Archive for the Category Misc.


Odds and ends

1.  In a recent post, I asked people why I should be impressed when people tell me that conservative judges are being appointed.  After all, I’d not impressed if someone tells me they know a conservative plumber.  Alex Tabarrok has a couple of recent posts that help to clarify my thoughts on this issue.  Before discussing the posts, let me emphasize that I am not a legal expert.  But that disclaimer cuts both ways.  If I’m not even smart enough to understand the issues that Alex raises, how could I possible be expected to have an intelligent (and positive) opinion of “conservative judges”?

Alex points out that in many states the police are given legal protections that other Americans do not have.  Thus if they are arrested for a crime, they cannot be vigorously interrogated, in the way that an ordinary person is questioned.  On the face of it, that would seem to violate the “equal protection” clause of the 14th amendment.  Why should some Americans be denied legal rights available to others?

So here’s where the conservative judges come in.  How come I never read about conservative judges upholding the Constitution by striking down these violations of the equal protection clause?  I’m not saying that conservative judges never make “liberal” rulings.  In some obvious cases, such as flag-burning, conservatives did uphold the 1st amendment.  (Of course in this period of radical left-wing speech codes, the 1st amendment is being increasingly viewed as a right wing idea, similar to the 2nd amendment.)  But overall, when I read articles about how conservative justices rule, it usually tends to favor policy outcomes that are “conservative”.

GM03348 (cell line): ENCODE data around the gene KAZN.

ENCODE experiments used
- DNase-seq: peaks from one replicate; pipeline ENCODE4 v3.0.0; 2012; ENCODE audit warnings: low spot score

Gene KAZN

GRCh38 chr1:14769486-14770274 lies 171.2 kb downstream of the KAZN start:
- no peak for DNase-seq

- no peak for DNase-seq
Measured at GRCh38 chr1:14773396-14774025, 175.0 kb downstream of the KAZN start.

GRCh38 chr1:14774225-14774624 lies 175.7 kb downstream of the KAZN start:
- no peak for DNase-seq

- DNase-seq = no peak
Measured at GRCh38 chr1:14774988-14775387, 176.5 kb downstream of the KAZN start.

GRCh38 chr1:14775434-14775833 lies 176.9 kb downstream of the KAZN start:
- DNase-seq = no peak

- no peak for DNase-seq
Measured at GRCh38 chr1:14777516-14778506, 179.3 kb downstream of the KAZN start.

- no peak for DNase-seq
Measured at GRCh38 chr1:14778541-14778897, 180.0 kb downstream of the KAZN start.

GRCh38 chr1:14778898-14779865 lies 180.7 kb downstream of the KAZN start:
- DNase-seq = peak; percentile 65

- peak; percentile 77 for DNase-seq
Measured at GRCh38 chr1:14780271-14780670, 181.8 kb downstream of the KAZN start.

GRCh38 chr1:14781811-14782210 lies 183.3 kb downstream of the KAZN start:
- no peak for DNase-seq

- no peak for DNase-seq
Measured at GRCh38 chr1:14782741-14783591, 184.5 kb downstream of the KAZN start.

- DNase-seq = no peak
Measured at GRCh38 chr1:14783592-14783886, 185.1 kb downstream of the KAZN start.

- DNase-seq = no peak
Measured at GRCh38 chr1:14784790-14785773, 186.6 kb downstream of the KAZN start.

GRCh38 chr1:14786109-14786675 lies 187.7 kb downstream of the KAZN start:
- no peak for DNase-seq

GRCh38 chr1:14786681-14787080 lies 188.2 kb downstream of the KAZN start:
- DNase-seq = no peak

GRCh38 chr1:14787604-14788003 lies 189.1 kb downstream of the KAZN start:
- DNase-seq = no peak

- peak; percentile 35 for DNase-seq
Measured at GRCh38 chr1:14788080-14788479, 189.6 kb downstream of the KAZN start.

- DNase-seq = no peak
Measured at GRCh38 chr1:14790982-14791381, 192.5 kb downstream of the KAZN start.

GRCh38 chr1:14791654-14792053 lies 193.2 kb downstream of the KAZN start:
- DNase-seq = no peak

2.  I recently did a post showing how pessimism is intellectually fashionable.  Another good example of this problem is Greece’s supposedly “unpayable” public debt.  I’ve always been skeptical of the claim that Greece’s debt was unpayable.  To me, it seemed more a question of the Greek’s not wanting to repay the debt.  Like a number of other European countries, Greece’s government spends over 50% of GDP.  But you can have a perfectly fine Western social welfare state spending far less (say 30% to 40%), as we observe in both rich countries like Australia and Switzerland and poorer countries such as Estonia and Slovakia.  If Greece reduced the non-interest part of its spending down that range, it would be able to divert enough funds to service its debt.

I have not followed events in Greece, but I do notice that yields on Greek debt are now plummeting, to levels suggesting that Greece is not likely to default on its debt.  I did a post last May that pointed out that the debt market’s implied probability of default had fallen to 40%.  Since then, bond yields on Greek public debt have plunged to well below 4%, 200 basis points below the levels of last May.